Using a sample coated with three types of carbon-based paints, namely single-wall carbon nanotube (SWCNTs), carbon black, and graphite, the amount of radio wave absorption for each was measured. SWCNTs proved to have the superior radio wave absorption effect in the millimeter band. Considering the change in the amount of radio wave absorption depending on the coating amount, three different coating thicknesses were prepared for each test material. The measurement frequency was set to two frequency bands of 28 GHz and 75 GHz, and the measurement method was carried out based on Japanese Industrial Standard (JIS) R1679 “Radio wave absorption characteristic measurement method in the millimeter wave band of the radio wave absorber.” As for the amount of radio wave absorption in the 28 GHz band, a maximum amount of radio wave absorption of about 6 dB was obtained when 35 m of CNT spray paint was applied. It was confirmed that the carbon black paint came to about 60% that of the SWCNT, and the graphite paint did not obtain much radio wave absorption even when the coating thickness was changed. Furthermore, even in the 75 GHz band, the radio wave absorption was about 7 dB when 16 μm of CNT spray paint was applied, showing the maximum value. Within these experimental results, the CNT spray paint has a higher amount of radio wave absorption in the millimeter wave band than paints using general carbon materials. Its effectiveness could be confirmed even with a very thin coating thickness of 35 μm or less. It was also confirmed that even with the same paint, the radio wave absorption effect changes depending on the difference in coating thickness and the condition of the coated surface.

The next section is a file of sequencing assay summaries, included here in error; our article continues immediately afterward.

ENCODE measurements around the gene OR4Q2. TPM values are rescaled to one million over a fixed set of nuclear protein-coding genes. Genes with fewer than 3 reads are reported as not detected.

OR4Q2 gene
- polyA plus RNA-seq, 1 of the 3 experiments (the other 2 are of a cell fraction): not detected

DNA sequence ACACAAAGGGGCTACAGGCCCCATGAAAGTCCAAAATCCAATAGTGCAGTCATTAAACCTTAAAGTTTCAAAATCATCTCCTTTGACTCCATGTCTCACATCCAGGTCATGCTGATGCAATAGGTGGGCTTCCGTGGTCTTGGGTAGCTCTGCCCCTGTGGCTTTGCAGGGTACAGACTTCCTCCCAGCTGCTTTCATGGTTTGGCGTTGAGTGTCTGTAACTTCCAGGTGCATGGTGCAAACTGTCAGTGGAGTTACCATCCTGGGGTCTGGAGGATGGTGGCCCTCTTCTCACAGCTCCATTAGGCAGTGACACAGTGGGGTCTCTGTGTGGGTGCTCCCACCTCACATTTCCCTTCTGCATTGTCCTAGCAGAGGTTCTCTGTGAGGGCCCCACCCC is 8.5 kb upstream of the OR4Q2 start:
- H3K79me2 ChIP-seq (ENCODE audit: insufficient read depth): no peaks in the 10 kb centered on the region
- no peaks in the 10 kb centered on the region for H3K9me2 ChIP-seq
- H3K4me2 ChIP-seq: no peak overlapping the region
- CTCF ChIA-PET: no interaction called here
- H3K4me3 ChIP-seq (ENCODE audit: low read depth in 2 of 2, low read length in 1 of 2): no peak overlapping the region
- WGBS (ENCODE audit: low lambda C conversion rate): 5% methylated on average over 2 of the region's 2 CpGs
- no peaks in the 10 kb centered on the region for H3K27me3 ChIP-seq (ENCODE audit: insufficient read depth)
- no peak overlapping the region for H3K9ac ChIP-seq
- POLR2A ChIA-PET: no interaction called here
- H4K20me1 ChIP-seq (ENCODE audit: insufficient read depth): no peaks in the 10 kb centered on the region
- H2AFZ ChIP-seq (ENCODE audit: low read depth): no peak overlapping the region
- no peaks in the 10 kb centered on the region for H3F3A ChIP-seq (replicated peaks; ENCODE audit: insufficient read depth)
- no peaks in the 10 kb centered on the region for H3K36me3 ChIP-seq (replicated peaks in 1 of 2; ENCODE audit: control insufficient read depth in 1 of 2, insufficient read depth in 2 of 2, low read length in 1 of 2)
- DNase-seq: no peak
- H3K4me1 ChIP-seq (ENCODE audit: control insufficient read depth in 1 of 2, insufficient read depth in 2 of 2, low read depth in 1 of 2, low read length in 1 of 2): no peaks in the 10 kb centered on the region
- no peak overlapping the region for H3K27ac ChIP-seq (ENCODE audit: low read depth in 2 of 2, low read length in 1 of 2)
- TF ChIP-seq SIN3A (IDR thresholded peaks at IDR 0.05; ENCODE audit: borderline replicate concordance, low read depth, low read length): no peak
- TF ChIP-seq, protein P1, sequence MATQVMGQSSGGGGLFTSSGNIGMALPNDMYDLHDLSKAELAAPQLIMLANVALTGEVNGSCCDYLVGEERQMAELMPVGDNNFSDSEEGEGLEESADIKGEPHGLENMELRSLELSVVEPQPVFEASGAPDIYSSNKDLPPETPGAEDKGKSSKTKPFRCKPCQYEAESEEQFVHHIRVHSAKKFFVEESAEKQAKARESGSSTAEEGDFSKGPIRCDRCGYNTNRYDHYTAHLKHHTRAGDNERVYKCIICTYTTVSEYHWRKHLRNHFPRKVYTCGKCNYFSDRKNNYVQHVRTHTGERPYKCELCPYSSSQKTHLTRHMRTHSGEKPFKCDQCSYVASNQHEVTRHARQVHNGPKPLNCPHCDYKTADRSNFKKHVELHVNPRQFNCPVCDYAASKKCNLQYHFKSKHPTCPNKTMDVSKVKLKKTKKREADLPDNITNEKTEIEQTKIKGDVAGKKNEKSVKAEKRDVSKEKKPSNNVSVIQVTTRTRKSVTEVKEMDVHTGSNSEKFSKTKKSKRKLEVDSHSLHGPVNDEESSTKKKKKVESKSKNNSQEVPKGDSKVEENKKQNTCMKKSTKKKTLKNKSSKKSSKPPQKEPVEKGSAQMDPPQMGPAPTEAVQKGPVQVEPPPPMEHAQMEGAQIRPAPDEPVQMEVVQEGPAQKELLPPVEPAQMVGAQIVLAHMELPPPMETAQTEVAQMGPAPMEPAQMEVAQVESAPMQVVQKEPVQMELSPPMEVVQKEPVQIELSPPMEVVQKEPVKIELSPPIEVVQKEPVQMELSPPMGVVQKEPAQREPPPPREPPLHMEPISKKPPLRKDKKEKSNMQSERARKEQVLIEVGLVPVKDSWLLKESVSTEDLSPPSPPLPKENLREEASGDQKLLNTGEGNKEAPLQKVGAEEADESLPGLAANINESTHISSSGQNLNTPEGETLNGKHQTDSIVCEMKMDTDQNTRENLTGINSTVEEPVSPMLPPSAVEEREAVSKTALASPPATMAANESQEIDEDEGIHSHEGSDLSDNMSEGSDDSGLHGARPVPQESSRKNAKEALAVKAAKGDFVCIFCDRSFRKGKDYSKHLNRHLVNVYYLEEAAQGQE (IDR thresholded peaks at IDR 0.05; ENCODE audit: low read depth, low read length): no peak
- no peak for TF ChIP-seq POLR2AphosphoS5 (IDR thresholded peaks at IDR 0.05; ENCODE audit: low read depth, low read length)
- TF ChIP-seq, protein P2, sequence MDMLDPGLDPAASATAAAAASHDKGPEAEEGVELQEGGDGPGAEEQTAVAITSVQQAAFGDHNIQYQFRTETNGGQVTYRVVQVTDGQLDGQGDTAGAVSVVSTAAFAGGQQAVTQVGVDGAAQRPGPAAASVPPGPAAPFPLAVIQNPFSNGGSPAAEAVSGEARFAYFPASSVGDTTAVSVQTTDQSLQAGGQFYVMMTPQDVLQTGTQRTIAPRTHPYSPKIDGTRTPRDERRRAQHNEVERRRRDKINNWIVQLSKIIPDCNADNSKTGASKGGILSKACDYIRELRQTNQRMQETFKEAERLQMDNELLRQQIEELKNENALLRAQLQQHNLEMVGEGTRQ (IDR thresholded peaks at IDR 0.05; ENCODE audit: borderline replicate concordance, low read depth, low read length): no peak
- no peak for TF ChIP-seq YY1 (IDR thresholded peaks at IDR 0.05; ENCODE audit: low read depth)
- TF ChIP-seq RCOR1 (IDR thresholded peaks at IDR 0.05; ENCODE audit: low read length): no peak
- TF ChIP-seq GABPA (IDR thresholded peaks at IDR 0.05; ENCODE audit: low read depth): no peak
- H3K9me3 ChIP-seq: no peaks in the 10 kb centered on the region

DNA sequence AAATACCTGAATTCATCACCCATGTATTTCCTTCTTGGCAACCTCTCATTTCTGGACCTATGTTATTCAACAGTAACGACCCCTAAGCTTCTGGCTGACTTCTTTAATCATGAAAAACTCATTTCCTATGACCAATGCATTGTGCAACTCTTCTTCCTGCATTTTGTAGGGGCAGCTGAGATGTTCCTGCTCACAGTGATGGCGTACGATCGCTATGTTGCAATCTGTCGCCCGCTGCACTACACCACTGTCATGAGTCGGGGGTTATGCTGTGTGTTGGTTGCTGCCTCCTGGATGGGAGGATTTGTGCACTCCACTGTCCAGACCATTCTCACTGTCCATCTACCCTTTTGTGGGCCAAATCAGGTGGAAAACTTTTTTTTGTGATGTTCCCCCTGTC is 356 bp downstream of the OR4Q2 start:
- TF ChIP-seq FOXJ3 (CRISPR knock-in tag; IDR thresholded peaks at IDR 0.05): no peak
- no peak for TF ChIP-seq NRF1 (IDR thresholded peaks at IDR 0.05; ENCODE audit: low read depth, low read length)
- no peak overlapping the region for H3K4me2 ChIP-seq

The control of the subsurface areas of metal products is necessary in many technological processes. So, for example, in aerospace technology it is essential to determine the presence of defects in aircraft engines. The same problems arise in chemical, power and other industries, which are letting out the highly technological equipment one of the widely known methods for inspecting metal products in the aviation industry is the eddy current method. This method is widely used to control small microscopic defects inside conductive materials. This method allows to ensure the safety of the operation of various products and devices in many areas of modern industry. An eddy current detector (probe) is a device, which induces eddy currents into metal objects and then detects the magnetic fields produced by these eddy currents. A magnetic field is created by a coil, or set of coils, through which a time-varying electrical current is driven. The frequency regime is sufficiently low, a few hertz to a few hundred kilohertz, so the targets of interest are within the near field of the transmitter. Considering the high conductivity of study samples, we can define that used waves in metals are located in the millimeter wave band. An eddy current imaging can be considered near-field imaging and a device allowing obtaining the eddy current images as a scanning near-field microscope. The obtained experimental results showed that the proposed tomographic method is effective for studying various complex inhomogeneities under the metal surface